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Webster 1913 Edition


handful

hand′ful

(hănd′fụl)
,
Noun.
;
pl.
handfuls
(hănd′fụlz)
.
[AS.
handfull
.]
1.
As much as the hand will grasp or contain.
Addison.
2.
A hand’s breadth; four inches.
[Obs.]
Knap the tongs together about a
handful
from the bottom.
Bacon.
3.
A small quantity or number.
This
handful
of men were tied to very hard duty.
Fuller.
To have one's handful
,
to have one's hands full; to have all one can do.
[Obs.]
They
had their handful
to defend themselves from firing.
Sir. W. Raleigh.

Webster 1828 Edition


Handful

HAND'FUL

,
Noun.
As much as the hand will grasp or contain.
1.
As much as the arms will embrace.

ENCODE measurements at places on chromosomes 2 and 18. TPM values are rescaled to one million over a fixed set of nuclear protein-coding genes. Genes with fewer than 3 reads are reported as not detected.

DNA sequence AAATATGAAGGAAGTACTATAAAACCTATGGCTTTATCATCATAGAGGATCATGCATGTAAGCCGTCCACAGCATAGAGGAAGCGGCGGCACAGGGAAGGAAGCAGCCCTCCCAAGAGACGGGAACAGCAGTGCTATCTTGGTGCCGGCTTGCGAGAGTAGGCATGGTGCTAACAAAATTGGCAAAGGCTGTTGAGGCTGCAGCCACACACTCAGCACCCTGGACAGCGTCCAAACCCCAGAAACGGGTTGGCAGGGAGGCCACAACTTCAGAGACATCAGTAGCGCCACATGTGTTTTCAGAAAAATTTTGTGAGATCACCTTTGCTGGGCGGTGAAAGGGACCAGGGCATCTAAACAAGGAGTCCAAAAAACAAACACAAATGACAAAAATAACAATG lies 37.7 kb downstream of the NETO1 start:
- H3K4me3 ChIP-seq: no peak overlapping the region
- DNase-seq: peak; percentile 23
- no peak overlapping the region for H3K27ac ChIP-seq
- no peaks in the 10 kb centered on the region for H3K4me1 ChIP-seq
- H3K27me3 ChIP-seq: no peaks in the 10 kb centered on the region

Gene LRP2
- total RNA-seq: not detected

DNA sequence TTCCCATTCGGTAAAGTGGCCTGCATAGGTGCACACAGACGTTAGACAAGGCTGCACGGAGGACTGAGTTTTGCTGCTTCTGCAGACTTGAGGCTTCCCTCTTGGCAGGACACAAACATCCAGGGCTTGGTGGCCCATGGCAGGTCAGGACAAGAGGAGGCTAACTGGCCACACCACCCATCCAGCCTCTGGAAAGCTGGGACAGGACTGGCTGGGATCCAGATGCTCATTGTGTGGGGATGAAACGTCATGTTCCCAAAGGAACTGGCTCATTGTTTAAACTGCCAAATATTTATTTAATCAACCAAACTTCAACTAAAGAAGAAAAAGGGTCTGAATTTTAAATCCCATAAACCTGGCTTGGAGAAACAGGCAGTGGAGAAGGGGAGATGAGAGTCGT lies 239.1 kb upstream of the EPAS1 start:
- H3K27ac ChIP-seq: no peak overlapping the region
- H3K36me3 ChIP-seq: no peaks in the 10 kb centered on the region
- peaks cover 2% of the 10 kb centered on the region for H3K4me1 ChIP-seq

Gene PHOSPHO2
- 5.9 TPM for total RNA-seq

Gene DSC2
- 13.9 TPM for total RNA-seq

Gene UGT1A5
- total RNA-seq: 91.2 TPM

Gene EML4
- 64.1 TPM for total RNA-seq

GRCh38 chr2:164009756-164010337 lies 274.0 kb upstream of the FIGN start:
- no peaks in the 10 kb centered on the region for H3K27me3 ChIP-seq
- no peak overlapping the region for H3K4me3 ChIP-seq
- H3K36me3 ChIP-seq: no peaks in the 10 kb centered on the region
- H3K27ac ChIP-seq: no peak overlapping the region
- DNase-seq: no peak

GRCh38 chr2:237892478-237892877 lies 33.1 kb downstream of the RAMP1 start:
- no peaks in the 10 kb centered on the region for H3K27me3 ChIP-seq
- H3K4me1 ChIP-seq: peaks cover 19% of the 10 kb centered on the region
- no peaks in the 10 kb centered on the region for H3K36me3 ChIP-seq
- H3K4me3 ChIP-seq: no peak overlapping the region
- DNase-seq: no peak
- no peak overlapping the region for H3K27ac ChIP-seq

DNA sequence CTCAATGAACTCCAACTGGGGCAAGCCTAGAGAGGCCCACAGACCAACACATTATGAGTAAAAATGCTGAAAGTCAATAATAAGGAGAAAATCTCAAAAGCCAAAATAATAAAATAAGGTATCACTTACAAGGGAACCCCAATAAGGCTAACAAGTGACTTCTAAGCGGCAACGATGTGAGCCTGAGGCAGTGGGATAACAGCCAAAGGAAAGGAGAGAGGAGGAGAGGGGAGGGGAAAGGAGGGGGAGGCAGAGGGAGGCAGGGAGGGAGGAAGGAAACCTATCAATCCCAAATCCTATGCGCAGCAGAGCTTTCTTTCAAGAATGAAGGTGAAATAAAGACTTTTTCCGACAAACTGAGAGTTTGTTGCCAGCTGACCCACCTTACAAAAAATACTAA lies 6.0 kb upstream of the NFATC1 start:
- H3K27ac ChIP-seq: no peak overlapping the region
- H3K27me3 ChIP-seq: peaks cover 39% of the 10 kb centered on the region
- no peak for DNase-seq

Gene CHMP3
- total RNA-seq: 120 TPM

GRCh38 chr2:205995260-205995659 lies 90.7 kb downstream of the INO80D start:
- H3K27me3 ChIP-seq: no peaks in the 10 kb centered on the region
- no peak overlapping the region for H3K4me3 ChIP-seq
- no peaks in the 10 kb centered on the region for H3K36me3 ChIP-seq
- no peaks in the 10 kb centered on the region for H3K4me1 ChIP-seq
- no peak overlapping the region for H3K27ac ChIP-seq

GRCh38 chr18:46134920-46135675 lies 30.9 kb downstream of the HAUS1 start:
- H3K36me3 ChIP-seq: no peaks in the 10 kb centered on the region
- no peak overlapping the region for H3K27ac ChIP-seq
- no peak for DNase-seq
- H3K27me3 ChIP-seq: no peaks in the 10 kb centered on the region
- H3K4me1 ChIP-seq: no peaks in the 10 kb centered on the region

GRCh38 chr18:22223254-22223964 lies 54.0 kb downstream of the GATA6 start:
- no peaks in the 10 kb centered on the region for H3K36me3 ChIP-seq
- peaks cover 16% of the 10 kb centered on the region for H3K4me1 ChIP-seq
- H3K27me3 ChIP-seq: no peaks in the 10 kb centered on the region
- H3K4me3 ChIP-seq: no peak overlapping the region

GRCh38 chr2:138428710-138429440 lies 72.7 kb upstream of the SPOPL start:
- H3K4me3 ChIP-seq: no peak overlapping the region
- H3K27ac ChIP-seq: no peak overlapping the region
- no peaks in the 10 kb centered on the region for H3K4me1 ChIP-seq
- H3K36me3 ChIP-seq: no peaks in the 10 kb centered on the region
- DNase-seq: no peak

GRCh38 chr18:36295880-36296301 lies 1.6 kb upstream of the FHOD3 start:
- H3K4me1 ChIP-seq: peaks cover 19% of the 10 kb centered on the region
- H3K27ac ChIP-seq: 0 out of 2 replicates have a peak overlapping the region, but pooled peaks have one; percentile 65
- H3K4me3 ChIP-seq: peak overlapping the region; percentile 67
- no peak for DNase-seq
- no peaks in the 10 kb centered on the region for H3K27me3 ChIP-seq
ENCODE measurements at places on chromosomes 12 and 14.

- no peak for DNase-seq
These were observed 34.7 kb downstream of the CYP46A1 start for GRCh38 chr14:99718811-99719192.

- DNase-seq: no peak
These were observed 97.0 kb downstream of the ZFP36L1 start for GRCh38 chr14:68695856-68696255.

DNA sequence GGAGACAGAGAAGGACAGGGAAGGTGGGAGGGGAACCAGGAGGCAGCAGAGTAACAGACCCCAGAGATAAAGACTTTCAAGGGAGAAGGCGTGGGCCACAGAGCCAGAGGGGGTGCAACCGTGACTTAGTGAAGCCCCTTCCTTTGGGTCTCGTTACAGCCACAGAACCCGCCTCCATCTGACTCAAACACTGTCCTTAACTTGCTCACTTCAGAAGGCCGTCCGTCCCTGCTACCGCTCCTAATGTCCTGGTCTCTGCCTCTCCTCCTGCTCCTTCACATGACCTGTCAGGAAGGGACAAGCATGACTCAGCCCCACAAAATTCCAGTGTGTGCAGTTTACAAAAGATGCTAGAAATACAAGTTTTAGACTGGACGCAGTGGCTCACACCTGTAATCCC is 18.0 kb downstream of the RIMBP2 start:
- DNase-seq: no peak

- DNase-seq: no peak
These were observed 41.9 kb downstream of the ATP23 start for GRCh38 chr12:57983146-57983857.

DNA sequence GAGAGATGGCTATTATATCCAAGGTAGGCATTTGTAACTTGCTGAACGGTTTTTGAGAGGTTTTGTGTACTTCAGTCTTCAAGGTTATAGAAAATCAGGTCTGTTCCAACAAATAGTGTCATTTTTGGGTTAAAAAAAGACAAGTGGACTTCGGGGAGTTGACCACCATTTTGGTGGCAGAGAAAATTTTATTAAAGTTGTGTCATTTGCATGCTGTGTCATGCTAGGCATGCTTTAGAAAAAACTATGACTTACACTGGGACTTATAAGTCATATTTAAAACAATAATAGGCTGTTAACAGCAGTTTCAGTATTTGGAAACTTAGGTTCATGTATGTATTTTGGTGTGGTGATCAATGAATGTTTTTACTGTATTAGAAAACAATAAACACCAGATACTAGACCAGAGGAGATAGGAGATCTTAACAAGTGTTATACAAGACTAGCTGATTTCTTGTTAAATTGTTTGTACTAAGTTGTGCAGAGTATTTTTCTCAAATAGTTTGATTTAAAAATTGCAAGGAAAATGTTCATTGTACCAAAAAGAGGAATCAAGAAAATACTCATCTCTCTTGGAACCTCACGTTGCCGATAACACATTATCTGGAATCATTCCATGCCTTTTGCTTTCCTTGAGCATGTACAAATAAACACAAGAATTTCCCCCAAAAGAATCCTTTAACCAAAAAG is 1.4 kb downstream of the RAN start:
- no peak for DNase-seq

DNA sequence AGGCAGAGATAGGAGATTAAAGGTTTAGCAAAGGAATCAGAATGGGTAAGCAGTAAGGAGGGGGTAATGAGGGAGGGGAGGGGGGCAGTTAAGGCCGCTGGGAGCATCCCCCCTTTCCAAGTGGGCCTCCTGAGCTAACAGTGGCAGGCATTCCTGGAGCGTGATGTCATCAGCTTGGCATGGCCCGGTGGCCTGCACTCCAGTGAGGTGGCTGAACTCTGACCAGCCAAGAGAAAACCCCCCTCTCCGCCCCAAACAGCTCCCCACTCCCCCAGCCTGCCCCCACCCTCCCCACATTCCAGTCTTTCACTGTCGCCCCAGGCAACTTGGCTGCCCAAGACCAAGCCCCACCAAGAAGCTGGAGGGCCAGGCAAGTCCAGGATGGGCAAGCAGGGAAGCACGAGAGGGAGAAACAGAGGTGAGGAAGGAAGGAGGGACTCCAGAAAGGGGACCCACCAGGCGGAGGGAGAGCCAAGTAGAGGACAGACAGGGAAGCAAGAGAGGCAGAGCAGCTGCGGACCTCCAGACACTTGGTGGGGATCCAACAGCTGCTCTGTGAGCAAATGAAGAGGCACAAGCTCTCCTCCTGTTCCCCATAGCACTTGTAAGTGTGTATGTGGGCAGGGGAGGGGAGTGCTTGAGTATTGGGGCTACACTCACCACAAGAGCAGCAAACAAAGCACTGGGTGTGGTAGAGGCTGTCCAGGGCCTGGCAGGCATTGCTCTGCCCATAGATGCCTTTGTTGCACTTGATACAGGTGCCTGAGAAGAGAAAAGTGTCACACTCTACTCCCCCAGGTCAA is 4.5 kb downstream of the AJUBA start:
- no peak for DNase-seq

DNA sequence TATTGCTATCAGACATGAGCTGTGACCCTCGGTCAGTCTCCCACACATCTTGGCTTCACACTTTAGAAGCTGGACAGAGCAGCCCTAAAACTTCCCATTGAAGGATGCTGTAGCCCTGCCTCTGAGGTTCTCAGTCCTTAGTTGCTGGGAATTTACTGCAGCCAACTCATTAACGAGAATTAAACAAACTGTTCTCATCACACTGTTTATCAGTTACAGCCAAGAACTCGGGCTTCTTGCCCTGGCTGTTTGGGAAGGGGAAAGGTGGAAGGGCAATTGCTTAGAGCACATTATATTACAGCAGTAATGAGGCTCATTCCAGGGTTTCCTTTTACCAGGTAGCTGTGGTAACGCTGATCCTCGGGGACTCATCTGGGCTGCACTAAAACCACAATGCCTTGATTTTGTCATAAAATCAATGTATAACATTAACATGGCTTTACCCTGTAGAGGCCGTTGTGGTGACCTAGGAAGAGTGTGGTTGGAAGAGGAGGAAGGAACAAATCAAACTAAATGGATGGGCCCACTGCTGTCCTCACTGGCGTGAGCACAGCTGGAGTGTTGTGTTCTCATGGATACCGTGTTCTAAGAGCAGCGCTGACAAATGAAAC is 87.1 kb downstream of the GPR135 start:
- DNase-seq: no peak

2.
A palm; four inches.
3.
A small quantity or number. A handful of men.
4.
As much as can be done; full employment.
In America, the phrase is,he has his hands full.

Definition 2022


handful

handful

English

Alternative forms

Noun

handful (plural handfuls or handsful)

  1. The amount that a hand will grasp or contain.
    I put two or three corns in my mouth, liked it, stole a handful, went into my chamber, chewed it, and for two months after never failed taking toll of every pennyworth of oatmeal that came into the house. - Joseph Addison, The Spectator, Vol. VI
  2. (obsolete) A hand's breadth; four inches.
    Knap the tongs together about a handful from the bottom. - Francis Bacon
  3. A small quantity, usually approximately equal to five.
    This handful of men were tied to very hard duty. - Fuller
  4. Something which can only be managed with difficulty.
    Those twins are a real handful to look after.

Synonyms

Derived terms

  • To have one's handful: (Obsolete): to have one's hands full; to have all one can do.
    They had their handful to defend themselves from firing. - Sir Walter Raleigh

Related terms

Translations